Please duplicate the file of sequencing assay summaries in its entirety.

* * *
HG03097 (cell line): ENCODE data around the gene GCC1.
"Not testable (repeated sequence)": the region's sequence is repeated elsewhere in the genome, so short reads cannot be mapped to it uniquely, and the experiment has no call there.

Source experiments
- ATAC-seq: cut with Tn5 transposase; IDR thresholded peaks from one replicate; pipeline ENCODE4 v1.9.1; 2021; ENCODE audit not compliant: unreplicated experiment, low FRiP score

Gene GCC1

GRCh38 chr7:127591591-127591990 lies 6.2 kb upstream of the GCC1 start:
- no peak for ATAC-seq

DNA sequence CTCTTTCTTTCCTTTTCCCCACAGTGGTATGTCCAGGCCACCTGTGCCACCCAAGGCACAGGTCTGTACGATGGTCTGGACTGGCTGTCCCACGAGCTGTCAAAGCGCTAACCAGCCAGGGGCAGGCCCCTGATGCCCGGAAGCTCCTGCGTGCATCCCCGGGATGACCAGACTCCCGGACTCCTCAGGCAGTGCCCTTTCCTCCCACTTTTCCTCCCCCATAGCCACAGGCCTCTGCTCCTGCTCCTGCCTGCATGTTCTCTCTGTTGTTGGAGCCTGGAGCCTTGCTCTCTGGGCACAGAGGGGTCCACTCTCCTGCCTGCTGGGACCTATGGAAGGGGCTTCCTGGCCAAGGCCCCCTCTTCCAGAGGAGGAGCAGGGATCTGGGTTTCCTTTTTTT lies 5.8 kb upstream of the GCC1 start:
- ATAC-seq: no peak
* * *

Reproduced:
HG03097 (cell line): ENCODE data around the gene GCC1.
"Not testable (repeated sequence)": the region's sequence is repeated elsewhere in the genome, so short reads cannot be mapped to it uniquely, and the experiment has no call there.

Source experiments
- ATAC-seq: cut with Tn5 transposase; IDR thresholded peaks from one replicate; pipeline ENCODE4 v1.9.1; 2021; ENCODE audit not compliant: unreplicated experiment, low FRiP score

Gene GCC1

GRCh38 chr7:127591591-127591990 lies 6.2 kb upstream of the GCC1 start:
- no peak for ATAC-seq

DNA sequence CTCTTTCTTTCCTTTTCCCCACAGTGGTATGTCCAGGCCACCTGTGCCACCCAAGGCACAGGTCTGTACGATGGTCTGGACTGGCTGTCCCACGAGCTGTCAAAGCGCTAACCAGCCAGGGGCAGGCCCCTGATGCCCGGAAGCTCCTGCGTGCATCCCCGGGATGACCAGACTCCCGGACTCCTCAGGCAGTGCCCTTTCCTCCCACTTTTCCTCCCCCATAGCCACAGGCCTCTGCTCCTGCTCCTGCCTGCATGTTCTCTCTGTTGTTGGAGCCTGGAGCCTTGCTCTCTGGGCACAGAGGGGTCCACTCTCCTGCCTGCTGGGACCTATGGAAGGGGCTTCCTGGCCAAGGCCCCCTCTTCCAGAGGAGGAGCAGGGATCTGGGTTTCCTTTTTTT lies 5.8 kb upstream of the GCC1 start:
- ATAC-seq: no peak